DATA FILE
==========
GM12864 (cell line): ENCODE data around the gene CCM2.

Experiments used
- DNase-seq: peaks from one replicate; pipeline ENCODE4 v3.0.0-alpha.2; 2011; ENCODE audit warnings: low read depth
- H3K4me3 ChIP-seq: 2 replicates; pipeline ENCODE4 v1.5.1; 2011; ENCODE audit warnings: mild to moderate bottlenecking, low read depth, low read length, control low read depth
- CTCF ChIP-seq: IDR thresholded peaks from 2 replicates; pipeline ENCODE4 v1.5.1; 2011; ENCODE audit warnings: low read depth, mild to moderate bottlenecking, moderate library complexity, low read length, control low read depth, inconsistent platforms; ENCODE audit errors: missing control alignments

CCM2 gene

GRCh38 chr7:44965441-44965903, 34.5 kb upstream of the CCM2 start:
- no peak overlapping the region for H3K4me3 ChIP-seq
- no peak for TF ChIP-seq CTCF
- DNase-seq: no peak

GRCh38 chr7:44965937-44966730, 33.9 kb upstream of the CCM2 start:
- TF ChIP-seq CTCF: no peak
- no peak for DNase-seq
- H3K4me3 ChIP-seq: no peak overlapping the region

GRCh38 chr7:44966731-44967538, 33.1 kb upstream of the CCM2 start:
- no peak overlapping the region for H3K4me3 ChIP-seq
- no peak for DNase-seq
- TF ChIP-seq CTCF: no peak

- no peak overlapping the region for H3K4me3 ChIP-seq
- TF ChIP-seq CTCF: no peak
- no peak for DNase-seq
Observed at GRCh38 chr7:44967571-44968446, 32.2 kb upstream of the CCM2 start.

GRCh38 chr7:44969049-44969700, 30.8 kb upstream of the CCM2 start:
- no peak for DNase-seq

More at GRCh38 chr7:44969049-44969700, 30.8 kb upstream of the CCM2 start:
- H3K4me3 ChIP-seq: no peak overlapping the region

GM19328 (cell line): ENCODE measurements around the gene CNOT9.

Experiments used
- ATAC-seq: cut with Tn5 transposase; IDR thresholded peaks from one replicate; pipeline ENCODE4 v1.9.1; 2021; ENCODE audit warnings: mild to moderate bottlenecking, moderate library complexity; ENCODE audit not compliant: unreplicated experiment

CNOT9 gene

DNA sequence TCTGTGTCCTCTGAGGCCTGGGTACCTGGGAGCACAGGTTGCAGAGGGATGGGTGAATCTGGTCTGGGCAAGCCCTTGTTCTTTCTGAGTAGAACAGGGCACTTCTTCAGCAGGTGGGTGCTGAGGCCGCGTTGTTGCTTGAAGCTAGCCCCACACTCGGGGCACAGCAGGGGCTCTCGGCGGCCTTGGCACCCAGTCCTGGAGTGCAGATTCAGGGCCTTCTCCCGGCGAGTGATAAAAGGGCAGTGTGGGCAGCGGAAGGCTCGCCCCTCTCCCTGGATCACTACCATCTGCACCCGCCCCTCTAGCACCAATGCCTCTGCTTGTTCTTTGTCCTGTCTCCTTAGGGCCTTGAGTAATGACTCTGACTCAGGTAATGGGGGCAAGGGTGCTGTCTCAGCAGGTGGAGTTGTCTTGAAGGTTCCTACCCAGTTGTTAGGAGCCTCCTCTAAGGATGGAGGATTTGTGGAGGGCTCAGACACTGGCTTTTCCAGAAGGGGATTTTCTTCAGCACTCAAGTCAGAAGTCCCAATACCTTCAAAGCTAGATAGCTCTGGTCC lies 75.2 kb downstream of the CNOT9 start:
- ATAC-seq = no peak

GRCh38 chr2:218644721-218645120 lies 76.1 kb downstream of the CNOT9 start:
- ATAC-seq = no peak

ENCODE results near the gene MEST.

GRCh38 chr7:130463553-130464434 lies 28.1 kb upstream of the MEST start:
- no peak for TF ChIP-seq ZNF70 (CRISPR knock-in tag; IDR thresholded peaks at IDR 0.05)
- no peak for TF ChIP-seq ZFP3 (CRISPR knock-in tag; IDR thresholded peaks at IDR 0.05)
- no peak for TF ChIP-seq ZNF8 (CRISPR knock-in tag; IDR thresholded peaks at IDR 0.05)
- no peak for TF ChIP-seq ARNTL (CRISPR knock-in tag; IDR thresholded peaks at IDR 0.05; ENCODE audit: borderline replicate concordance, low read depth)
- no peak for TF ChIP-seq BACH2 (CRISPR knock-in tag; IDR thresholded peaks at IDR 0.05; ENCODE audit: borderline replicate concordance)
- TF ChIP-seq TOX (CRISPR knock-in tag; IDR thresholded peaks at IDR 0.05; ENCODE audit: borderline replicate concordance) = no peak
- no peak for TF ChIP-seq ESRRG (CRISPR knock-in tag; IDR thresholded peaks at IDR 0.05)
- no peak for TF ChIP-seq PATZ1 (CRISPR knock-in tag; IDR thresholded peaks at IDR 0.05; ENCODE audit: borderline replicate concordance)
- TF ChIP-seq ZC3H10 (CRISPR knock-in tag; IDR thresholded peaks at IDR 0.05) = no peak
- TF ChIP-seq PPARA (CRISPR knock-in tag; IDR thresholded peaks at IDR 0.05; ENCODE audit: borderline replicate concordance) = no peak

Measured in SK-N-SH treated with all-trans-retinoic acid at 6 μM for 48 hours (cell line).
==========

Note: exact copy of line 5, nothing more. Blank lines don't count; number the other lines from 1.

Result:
- CTCF ChIP-seq: IDR thresholded peaks from 2 replicates; pipeline ENCODE4 v1.5.1; 2011; ENCODE audit warnings: low read depth, mild to moderate bottlenecking, moderate library complexity, low read length, control low read depth, inconsistent platforms; ENCODE audit errors: missing control alignments